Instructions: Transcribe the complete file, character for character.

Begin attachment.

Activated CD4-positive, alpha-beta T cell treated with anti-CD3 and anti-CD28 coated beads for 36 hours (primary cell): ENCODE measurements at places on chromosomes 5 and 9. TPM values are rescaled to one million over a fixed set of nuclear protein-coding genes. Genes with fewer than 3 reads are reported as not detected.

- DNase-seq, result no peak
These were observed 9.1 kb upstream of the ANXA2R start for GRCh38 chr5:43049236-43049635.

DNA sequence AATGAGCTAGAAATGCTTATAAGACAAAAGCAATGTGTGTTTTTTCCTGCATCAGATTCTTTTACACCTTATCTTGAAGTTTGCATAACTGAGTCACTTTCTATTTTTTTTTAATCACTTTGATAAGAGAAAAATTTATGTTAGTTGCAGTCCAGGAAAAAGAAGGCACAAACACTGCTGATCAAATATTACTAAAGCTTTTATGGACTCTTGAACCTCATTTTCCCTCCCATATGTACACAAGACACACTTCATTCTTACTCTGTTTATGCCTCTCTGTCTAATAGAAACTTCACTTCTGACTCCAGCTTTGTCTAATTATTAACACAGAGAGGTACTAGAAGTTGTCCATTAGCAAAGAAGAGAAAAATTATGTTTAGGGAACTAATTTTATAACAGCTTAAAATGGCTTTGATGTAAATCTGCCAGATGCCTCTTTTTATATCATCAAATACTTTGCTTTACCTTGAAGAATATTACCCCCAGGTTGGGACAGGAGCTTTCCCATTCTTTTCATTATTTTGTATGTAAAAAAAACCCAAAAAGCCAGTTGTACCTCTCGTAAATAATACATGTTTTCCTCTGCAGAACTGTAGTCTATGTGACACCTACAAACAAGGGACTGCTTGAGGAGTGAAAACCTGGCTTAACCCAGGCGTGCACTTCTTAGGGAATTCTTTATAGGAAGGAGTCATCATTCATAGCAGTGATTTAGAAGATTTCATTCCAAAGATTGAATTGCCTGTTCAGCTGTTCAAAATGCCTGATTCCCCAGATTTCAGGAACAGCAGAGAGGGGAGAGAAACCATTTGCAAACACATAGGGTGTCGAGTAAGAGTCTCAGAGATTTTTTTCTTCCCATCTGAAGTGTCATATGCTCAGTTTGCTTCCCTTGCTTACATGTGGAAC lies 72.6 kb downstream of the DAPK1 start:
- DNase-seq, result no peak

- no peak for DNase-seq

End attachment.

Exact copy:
Activated CD4-positive, alpha-beta T cell treated with anti-CD3 and anti-CD28 coated beads for 36 hours (primary cell): ENCODE measurements at places on chromosomes 5 and 9. TPM values are rescaled to one million over a fixed set of nuclear protein-coding genes. Genes with fewer than 3 reads are reported as not detected.

- DNase-seq, result no peak
These were observed 9.1 kb upstream of the ANXA2R start for GRCh38 chr5:43049236-43049635.

DNA sequence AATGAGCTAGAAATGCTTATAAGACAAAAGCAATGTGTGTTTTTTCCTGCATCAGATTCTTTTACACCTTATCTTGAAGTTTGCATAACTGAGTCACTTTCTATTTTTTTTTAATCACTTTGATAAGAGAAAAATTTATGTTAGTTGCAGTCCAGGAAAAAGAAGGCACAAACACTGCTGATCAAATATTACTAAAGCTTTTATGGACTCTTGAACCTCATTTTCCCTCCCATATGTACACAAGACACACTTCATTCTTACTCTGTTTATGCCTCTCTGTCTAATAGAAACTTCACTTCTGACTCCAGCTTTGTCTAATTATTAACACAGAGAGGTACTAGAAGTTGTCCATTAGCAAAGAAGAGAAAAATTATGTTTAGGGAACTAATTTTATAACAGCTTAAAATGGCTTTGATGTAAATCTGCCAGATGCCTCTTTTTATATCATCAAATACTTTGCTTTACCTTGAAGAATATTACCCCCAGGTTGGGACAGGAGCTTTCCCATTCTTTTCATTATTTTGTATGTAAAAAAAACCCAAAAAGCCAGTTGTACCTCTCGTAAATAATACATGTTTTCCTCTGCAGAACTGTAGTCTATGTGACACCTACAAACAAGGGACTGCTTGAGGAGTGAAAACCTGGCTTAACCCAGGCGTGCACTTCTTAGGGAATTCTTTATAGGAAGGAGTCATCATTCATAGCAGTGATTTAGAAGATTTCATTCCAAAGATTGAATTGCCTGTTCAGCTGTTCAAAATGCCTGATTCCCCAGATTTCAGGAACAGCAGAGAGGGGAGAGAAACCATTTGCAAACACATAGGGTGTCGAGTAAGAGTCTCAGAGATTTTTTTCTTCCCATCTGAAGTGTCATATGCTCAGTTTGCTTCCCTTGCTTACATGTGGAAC lies 72.6 kb downstream of the DAPK1 start:
- DNase-seq, result no peak

- no peak for DNase-seq